Ever since Top Gun proved to hostile nations that American pilots like Tom Cruise and Val Kilmer are unbeatable in the sky, the Air Force has been looking for other arenas to flex its billion-dollar muscle: first it was tasked with protecting space from enemy satellites and belligerent aliens, and a little over a year ago, its mandate expanded to include cyberspace as well. Instead of just setting up a .gov domain and calling it a day, however, the branch has revealed a much more ambitious plan to guard civilian and military networks with a new command led by the 8th Air Force working out of Louisiana's Barksdale Air Force Base. Assuming that the proper funding and legislative approval are secured, the four-star general-led command could begin operations as soon as October 2008, and will attempt to thwart potentially catastrophic attacks that could destroy the economy and force bloggers like us to go out and get real jobs at print publications. When asked exactly what he thought the Air Force's role in cyberspace would be, senator and IT expert Ted Stevens said that he envisioned swarms of miniature UAVs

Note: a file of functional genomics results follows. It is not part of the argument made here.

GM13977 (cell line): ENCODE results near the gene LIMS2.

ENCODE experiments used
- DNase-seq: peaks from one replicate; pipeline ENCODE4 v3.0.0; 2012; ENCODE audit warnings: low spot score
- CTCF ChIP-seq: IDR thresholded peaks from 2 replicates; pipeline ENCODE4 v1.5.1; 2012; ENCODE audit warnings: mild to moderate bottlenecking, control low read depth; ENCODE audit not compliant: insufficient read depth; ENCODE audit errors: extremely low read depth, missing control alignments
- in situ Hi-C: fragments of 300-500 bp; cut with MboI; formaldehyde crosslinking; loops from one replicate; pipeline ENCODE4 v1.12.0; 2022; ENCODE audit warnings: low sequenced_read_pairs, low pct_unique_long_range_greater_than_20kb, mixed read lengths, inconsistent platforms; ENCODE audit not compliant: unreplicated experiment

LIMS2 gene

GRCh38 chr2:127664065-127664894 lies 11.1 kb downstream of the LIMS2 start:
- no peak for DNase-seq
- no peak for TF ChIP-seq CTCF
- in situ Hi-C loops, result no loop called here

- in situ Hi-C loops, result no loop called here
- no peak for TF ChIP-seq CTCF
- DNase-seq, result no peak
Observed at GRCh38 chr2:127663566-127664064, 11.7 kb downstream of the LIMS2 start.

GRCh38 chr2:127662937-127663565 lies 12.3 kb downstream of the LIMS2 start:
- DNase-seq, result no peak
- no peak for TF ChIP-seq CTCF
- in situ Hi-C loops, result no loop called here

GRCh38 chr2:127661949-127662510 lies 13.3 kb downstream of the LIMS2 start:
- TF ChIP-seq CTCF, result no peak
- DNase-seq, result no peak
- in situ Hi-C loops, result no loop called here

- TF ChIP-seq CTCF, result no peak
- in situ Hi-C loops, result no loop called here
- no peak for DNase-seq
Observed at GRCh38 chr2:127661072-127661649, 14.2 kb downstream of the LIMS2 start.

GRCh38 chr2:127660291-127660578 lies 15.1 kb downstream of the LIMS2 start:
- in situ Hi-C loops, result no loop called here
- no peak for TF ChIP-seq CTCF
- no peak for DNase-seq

patrolling the vulnerable "series of tubes" 24/7, destroying malicious bots and rogue packets with a hail of tiny bullets.